As the title attests, and as you probably know by now, I’m a guy. A cisgendered male, to be more specific, which for those not in the know means that I was born male and identify as one. And as a guy I’ve been writing about feminism on this blog since day one. While it’s always been my goal for the site to be a platform for female voices speaking out on those same issues [made reality in having Kat hop on board as well as the majority of our guest writers] the truth is that there are an essentially infinite number of topics and only so many bloggers.
That’s all to say that ideally this probably should’ve been tackled by a woman. While a given female perspective may not necessarily be the correct one, the fact of the matter is that they would be able to write from a level of understanding that I cannot. Yet here I am, covering Wonder Woman, arguably one of the biggest feminist icons.
Yesterday Entertainment Weekly shared an exclusive promo image from Warner Bros.’ upcoming Wonder Woman movie. Diana Prince AKA Wonder Woman, the titular character, played by Gal Gadot, is second from the left. The other women, from left to right, are her mother Hippolyta [Connie Nielsen],
Menalippe [Lisa Loven Kongsli], and General Antiope [Robin Wright].
As it’s made its way across the internet it has generally been regarded with a lot of excitement and enthusiasm, which should be no surprise given the fact that Wonder Woman is literally the biggest draw for people lining up to see Batman v. Superman: Dawn of Justice. When it comes out in theatres next year it will have been Hollywood’s first return to female-led superhero movies since 2005’s Elektra, and arguably stands for so much more than the Jennifer-Garner-played red-clad assassin ever could.
Make no mistake, I am very excited for it. Seeing the Amazonian on the silver screen for the first time is also the primary reason I’m seeing BvS in the next few days, and a Wonder Woman t-shirt that I shamefully purchased at Hot Topic [shameful for the store, not the product] is the only merchandise I have bought and plan on buying [the poster on the right was free]. In spite of that, or maybe directly because of it, I ended up with a number of thoughts about the promo picture released. While the first point is the shortest and has nothing to do with my gender, the ones that follow may be defended by readers who can better relate. Which is to be expected, and that I hope people feel comfortable doing if they want to.
Themyscira Looks Pretty White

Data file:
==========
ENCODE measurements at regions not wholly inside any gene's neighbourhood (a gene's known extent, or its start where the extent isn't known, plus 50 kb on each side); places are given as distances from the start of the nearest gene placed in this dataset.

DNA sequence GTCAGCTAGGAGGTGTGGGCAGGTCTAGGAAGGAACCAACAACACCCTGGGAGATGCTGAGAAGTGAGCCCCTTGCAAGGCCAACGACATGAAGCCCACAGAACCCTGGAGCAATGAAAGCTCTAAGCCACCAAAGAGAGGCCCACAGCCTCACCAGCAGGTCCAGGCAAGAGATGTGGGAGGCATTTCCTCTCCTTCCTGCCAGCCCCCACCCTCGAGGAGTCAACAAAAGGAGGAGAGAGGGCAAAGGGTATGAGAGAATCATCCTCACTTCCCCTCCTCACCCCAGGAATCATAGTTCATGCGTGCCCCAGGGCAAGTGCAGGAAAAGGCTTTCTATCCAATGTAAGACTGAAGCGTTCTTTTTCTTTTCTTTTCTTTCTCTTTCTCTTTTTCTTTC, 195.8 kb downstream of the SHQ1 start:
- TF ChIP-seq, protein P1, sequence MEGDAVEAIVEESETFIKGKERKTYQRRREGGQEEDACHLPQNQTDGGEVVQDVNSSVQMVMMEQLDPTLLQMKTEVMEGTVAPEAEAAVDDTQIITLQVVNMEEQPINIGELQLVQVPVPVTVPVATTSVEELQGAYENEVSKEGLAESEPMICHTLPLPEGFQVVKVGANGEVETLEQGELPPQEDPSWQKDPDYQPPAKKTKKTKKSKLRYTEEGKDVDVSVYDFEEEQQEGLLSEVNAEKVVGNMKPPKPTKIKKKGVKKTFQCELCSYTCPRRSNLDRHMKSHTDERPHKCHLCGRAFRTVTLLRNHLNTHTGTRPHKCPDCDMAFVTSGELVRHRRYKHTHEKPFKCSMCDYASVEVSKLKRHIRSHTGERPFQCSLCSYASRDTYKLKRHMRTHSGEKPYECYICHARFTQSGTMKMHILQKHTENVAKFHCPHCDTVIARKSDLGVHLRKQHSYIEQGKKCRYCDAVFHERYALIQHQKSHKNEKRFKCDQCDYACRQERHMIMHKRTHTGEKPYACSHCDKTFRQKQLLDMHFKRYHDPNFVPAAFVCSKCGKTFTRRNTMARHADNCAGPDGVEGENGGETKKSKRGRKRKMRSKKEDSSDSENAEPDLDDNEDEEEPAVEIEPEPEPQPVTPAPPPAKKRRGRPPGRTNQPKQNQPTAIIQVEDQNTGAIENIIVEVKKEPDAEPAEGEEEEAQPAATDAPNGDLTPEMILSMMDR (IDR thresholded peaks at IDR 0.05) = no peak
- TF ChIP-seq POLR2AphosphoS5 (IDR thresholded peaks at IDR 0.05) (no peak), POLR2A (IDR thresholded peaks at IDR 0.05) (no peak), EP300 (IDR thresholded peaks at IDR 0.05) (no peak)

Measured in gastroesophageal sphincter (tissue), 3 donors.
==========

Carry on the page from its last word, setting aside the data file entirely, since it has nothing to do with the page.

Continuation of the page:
While of Israeli citizenship, Gadot herself is actually “1/4 Polish, 1/4 Austrian, 1/4 German, and 1/4 Czech”. Her costars Nielsen, Wright, and Kongsli are Danish, mostly English, and Norwegian, respectively. Now I don’t want to go into how much whiter some White people are than others, but I’ll let their backgrounds speak for themselves.
As home of the Amazons Themyscira [formerly known in the comics as Paradise Island], on the other hand, has for a number of years now been presented as a multiracial nation. From the Brian Azzarello’s very well-regarded run on Wonder Woman, starting in 2011-
– to its depiction in the 2013 animated film Justice League: The Flashpoint Paradox–
– to, most recently, The Legend of Wonder Woman, a digital-first series that was published in print this year-
The general Whiteness of all the Amazons that have been released thus far has not gone unnoticed, prompting director Patty Jenkins to tweet a few hours after EW‘s article went up that:
At which point my criticism has to end there. I don’t know what the rest of the inhabitants of Themyscira look like, and for all I know they could prove to be even more diverse in race [and even body type] than I expect. That said, you don’t cast an actor like Robin Wright, who House of Cards has turned into a household name in a way that The Princess Bride never could, and relegate her to a bit part. In fact, the accompanying write-up does a lot to explain how central they’ll be to the film:
“This trio of immortals is responsible for both raising and training Diana [. . .] but they don’t always agree. Hippolyta, a revolutionary leader, longs to shelter her beloved daughter from the outside world, but Antiope, the Amazon responsible for Diana’s training, wants to prepare her. “She is the only child they raised together,” says Jenkins, calling from outside London, where she is deep into the film’s production. “And their love for her manifests in a different way for each of them.”
Including any more Amazons in such key roles would make it difficult for the film to make the most of its premise: sending Diana out from Themyscira and into Man’s World. Having a lot of minor characters played by people of colour isn’t something that I’ll ever be able to ignore, but bits parts are bit parts. Exodus: Gods and Kings was a film that had plenty of openings for non-White actors provided that they weren’t main characters, and the last thing I want is for Wonder Woman to follow that same tact with its diversity.
Amazonian, Heel Thyself
This is an issue that was first brought up way back in 2014, when the first official image of Wonder Woman was released by director Zack Snyder at a Comic-Con panel. While you can visit that link to see the entire fairly monochromatic picture what I’d like to call particular attention to is Diana’s footwear, pictured on the right. Various people online who know much more about women’s shoes than I do were quick to state that she was not, in fact, wearing high heels, but wedges.
It’s this same style of shoe that both Diana and Menalippe appear to be wearing in the promo picture we’re discussing. As it stands [pun not originally intended] it’s hard to make out exactly what Hippolyta is wearing, though one can sort of make out her being shod in similar fashion. General Antiope’s feet aren’t visible at all, and thus cannot be commented on. At the very least half of the Amazons pictured are definitively wearing wedges.
The last time that women’s footwear and action movies were scrutinized this closely was actually not that long ago at all, with Bryce Dallas Howard’s character in Jurassic World running away from a T-Rex wearing heels-
-which is a scene the actor herself defended pretty strongly. Aware that similar criticism might be coming her way Jenkins came out ahead of any disapproval, telling Entertainment Weekly that:
“It’s total wish-fulfillment,” she says, adding that the warriors have flats for heavy fighting. “I, as a woman, want Wonder Woman to be hot as hell, fight badass, and look great at the same time – the same way men want Superman to have huge pecs and an impractically big body. That makes them feel like the hero they want to be. And my hero, in my head, has really long legs.”